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That'll give us a little bit of a better
view of what the longer term behavior is.
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So we've solved from 0 to 10 but we're
only plotting from 10 to 16.
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So again here in the x direction we can
see these wiggles repeating.
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Let's see if I can describe what this
motion would be in the x direction.
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So we start, x is negative (I'm starting
right there) it moves up, it's positive,
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moves down again, up more, down like this.
This motion would be something like this.
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Between my fingers is the point that would
be moving around in this phase space.
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Alright, so here's y. And that y motion
would look something again regular wiggles
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up and down. Regular in the sense of
repeating not in the sense of straight
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up and down like a sine wave might do.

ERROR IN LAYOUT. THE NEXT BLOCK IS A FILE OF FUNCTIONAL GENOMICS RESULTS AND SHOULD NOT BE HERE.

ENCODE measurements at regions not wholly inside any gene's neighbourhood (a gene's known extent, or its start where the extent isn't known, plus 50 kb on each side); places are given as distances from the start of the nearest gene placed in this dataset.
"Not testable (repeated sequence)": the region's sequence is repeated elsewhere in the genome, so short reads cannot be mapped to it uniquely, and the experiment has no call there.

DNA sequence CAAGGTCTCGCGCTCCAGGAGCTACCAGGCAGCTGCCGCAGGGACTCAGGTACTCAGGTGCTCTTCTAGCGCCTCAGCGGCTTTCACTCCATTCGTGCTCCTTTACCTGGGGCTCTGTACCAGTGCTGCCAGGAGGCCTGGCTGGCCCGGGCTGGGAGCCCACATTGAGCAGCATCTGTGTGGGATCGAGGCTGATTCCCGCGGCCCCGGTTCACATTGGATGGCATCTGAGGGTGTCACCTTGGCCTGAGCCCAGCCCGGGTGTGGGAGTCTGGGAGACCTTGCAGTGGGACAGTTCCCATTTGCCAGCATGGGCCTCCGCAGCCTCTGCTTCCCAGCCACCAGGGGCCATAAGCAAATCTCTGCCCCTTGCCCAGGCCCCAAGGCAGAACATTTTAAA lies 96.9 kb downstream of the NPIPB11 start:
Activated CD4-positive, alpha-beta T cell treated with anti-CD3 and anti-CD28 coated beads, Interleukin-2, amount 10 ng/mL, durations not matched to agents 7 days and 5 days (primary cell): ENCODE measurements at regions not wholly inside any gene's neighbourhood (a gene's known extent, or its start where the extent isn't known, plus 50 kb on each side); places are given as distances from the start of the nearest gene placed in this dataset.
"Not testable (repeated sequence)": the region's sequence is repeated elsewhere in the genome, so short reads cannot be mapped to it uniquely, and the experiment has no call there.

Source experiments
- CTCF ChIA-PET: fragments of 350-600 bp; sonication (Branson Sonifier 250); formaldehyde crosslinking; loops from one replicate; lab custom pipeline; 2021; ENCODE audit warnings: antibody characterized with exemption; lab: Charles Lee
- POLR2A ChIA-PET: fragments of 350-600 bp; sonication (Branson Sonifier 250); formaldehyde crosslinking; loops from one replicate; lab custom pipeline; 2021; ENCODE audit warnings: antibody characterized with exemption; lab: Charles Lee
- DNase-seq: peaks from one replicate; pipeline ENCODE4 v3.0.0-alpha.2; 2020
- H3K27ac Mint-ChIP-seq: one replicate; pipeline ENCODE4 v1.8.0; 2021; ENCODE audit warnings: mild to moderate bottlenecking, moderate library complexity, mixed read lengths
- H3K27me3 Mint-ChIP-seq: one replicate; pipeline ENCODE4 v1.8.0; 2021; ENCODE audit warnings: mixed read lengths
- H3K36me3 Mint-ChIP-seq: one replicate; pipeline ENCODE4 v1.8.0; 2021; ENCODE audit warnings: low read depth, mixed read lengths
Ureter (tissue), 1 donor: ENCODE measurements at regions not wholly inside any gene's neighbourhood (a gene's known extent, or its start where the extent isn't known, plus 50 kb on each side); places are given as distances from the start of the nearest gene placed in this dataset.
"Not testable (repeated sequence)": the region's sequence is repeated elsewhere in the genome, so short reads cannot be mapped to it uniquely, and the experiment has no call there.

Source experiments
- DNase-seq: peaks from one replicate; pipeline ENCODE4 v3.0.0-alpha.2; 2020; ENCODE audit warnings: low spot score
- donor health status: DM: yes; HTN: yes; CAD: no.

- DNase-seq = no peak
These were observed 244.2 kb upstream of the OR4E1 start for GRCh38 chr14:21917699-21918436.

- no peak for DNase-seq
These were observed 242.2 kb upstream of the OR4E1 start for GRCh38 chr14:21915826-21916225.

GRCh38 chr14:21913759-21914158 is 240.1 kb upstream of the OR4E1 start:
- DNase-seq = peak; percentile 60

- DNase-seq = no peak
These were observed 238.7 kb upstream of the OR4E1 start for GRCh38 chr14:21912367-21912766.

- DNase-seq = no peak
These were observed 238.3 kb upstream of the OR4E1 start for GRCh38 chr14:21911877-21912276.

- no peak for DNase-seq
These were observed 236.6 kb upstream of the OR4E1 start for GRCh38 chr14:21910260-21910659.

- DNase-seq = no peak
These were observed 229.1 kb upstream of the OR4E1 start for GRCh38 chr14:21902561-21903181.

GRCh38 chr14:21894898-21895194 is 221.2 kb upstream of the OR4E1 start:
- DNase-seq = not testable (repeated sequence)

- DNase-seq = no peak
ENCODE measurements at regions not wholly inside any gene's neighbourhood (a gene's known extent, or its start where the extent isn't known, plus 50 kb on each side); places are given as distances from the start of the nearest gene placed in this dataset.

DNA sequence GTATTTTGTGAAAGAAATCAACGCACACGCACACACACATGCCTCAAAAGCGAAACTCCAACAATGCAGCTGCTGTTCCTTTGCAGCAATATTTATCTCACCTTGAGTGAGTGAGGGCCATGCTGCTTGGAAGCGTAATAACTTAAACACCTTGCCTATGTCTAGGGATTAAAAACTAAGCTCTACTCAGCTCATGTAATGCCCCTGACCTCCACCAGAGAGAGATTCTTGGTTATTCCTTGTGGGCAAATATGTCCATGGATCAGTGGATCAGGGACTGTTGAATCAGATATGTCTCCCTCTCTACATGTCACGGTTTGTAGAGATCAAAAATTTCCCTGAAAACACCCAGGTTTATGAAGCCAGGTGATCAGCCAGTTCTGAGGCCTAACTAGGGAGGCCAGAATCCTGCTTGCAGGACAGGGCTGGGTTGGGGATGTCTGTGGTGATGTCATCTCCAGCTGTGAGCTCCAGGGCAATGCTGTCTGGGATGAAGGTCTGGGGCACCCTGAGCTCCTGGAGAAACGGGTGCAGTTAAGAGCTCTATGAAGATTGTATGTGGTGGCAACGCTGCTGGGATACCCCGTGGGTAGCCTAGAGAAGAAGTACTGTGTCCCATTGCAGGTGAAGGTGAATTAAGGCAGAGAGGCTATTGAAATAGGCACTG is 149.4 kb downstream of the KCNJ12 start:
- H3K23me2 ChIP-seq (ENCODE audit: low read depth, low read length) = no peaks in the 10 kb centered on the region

And then this would be z. So let's see.
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It goes up far, and then down, and then up
not as far, and then down. So this would
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look something; up, [motion sounds].
So that's what this motion describes.
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The total movement would be these three
things all happening at the same time.
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There's going to be an up [motion sounds]
along with this motion in the x direction
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and this in the y direction. And if we
plot that in 3D, although projected onto a
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piece of paper, it turns out that we get
the following shape.
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So it looks like this.